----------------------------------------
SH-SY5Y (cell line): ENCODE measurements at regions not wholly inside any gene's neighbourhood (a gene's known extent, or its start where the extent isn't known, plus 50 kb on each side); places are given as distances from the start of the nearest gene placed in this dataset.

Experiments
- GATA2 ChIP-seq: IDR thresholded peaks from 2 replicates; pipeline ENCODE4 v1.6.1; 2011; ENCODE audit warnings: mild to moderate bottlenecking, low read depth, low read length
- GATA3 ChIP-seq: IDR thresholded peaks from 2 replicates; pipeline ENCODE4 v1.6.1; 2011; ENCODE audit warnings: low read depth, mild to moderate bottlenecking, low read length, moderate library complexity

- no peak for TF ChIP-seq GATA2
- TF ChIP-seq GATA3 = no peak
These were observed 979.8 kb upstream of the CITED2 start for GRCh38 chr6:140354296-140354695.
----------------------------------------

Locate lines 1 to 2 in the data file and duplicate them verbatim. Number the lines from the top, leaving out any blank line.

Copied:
SH-SY5Y (cell line): ENCODE measurements at regions not wholly inside any gene's neighbourhood (a gene's known extent, or its start where the extent isn't known, plus 50 kb on each side); places are given as distances from the start of the nearest gene placed in this dataset.

Experiments